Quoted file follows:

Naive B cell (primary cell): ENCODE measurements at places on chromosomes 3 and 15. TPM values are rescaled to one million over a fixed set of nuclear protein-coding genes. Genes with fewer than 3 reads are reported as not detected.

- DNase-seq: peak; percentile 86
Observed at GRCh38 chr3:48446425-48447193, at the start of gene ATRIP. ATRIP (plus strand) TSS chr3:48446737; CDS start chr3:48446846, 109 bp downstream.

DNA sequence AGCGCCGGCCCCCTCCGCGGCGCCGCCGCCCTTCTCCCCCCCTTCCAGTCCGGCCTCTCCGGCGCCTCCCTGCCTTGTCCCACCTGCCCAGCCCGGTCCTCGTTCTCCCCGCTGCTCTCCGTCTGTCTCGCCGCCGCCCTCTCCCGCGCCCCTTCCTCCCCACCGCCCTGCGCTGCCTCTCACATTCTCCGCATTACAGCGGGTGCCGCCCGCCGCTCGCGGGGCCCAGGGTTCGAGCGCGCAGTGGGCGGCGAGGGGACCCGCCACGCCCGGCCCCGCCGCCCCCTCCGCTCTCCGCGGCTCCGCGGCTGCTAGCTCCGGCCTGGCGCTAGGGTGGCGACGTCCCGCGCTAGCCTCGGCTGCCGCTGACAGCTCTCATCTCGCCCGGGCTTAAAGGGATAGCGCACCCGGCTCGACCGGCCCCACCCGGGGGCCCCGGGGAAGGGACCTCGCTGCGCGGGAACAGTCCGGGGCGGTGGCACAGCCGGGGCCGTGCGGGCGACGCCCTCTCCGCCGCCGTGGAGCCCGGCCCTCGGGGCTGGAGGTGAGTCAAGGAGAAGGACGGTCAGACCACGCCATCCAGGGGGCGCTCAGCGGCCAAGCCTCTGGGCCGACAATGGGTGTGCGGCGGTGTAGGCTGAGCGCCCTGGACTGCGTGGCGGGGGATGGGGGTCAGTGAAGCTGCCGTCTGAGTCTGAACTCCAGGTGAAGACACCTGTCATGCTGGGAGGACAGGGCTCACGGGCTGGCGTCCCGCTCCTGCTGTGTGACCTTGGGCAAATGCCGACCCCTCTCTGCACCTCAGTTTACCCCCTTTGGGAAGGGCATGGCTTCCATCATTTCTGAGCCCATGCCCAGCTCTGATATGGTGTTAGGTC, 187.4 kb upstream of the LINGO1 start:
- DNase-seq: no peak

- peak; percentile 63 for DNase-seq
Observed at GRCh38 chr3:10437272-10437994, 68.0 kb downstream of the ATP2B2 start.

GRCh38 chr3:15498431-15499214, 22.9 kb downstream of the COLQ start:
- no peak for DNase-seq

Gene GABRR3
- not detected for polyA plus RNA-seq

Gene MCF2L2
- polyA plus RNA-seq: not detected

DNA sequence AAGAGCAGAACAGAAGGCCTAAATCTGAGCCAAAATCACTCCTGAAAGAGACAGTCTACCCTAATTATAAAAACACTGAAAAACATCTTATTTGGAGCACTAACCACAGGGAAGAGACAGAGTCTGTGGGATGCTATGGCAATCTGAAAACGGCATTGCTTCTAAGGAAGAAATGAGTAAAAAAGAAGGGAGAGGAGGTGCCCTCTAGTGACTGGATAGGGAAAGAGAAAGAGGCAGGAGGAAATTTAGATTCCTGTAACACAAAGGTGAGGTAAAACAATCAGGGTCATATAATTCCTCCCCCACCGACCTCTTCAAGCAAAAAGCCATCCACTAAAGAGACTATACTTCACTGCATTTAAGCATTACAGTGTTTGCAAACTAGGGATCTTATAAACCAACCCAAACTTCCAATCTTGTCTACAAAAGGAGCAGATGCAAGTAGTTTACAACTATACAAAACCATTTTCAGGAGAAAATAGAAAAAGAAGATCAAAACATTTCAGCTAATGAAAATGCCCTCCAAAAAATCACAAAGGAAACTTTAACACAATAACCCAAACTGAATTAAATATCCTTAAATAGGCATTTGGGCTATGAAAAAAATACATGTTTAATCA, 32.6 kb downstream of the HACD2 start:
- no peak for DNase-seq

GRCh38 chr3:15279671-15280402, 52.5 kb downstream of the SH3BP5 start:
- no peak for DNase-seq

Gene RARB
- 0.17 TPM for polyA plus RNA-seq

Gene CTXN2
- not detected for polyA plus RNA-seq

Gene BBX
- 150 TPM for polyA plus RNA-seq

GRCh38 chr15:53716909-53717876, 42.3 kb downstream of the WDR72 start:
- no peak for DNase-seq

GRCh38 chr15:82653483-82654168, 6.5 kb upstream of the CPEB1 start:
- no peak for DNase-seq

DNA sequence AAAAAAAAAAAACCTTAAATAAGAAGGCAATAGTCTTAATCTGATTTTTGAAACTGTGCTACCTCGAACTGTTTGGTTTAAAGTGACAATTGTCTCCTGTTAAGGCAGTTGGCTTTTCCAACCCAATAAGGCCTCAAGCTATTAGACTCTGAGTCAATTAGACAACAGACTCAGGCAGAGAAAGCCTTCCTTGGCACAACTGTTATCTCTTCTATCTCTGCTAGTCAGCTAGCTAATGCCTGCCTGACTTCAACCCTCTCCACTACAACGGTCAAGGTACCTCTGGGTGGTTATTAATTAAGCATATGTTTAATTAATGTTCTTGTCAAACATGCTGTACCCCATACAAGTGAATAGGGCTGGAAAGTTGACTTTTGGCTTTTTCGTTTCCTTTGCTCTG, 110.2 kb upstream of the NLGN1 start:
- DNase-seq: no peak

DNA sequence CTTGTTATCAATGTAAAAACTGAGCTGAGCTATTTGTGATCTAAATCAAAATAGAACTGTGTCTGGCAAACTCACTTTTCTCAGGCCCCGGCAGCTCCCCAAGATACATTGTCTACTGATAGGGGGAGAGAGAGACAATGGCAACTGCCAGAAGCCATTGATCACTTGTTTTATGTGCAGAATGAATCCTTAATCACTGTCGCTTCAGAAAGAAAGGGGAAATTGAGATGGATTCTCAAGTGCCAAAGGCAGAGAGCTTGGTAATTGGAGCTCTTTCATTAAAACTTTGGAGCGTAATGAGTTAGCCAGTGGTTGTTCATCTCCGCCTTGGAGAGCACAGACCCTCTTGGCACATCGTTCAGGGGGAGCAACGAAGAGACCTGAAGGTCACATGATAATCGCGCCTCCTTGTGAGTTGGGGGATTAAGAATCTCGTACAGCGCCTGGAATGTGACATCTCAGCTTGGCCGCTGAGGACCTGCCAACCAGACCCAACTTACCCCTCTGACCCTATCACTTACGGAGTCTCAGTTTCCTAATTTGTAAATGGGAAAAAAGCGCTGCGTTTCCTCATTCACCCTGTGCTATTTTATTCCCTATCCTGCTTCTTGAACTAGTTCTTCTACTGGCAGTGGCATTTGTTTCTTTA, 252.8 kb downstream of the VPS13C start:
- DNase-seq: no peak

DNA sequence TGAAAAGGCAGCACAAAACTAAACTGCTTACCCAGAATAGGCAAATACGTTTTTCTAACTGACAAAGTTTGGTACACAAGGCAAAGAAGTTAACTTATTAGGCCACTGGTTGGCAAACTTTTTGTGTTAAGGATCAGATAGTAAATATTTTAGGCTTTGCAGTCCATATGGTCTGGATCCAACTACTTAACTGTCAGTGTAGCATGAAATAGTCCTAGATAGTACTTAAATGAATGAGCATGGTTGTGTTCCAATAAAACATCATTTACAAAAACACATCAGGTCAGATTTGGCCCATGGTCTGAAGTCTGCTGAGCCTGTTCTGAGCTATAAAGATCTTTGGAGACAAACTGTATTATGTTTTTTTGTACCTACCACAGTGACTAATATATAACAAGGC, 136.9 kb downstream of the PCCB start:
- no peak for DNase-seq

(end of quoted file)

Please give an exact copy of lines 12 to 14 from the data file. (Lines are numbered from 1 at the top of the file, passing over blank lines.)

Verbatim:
Gene MCF2L2
- polyA plus RNA-seq: not detected

DNA sequence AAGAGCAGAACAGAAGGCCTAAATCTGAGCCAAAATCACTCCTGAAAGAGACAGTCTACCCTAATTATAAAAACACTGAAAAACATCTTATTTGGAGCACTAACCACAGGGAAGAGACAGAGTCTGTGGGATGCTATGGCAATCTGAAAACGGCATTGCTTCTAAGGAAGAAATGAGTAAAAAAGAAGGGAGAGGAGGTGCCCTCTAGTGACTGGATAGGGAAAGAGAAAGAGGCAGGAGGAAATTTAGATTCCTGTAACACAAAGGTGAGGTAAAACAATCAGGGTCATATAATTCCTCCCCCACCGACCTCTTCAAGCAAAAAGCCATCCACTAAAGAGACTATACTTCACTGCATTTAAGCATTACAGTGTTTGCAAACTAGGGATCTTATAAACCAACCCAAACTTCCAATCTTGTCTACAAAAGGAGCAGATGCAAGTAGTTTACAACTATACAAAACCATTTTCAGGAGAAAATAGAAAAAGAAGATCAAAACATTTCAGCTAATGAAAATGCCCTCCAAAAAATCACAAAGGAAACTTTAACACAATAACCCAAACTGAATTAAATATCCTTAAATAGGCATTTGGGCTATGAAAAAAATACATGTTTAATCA, 32.6 kb downstream of the HACD2 start: